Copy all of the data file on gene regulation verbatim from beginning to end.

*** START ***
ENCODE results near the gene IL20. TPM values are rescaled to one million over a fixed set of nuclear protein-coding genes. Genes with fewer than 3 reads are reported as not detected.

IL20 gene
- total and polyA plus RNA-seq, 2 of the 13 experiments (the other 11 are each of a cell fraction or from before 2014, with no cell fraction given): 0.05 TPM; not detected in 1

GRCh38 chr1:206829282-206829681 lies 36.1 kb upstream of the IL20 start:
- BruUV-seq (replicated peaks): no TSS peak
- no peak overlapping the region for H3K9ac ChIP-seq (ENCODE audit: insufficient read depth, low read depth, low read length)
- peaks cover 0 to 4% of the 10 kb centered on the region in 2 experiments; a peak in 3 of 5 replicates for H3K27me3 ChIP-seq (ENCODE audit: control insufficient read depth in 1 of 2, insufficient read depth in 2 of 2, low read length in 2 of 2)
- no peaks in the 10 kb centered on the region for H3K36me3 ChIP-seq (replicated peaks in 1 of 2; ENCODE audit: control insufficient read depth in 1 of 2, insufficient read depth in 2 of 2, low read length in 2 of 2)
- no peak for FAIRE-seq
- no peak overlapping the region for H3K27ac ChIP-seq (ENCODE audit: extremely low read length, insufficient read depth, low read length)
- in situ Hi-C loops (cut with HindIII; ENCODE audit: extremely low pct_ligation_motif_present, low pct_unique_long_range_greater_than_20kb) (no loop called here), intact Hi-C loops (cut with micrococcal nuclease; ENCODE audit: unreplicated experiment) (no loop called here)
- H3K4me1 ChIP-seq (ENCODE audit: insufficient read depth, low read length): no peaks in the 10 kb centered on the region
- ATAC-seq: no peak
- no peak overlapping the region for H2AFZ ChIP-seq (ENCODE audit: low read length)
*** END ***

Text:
ENCODE results near the gene IL20. TPM values are rescaled to one million over a fixed set of nuclear protein-coding genes. Genes with fewer than 3 reads are reported as not detected.

IL20 gene
- total and polyA plus RNA-seq, 2 of the 13 experiments (the other 11 are each of a cell fraction or from before 2014, with no cell fraction given): 0.05 TPM; not detected in 1

GRCh38 chr1:206829282-206829681 lies 36.1 kb upstream of the IL20 start:
- BruUV-seq (replicated peaks): no TSS peak
- no peak overlapping the region for H3K9ac ChIP-seq (ENCODE audit: insufficient read depth, low read depth, low read length)
- peaks cover 0 to 4% of the 10 kb centered on the region in 2 experiments; a peak in 3 of 5 replicates for H3K27me3 ChIP-seq (ENCODE audit: control insufficient read depth in 1 of 2, insufficient read depth in 2 of 2, low read length in 2 of 2)
- no peaks in the 10 kb centered on the region for H3K36me3 ChIP-seq (replicated peaks in 1 of 2; ENCODE audit: control insufficient read depth in 1 of 2, insufficient read depth in 2 of 2, low read length in 2 of 2)
- no peak for FAIRE-seq
- no peak overlapping the region for H3K27ac ChIP-seq (ENCODE audit: extremely low read length, insufficient read depth, low read length)
- in situ Hi-C loops (cut with HindIII; ENCODE audit: extremely low pct_ligation_motif_present, low pct_unique_long_range_greater_than_20kb) (no loop called here), intact Hi-C loops (cut with micrococcal nuclease; ENCODE audit: unreplicated experiment) (no loop called here)
- H3K4me1 ChIP-seq (ENCODE audit: insufficient read depth, low read length): no peaks in the 10 kb centered on the region
- ATAC-seq: no peak
- no peak overlapping the region for H2AFZ ChIP-seq (ENCODE audit: low read length)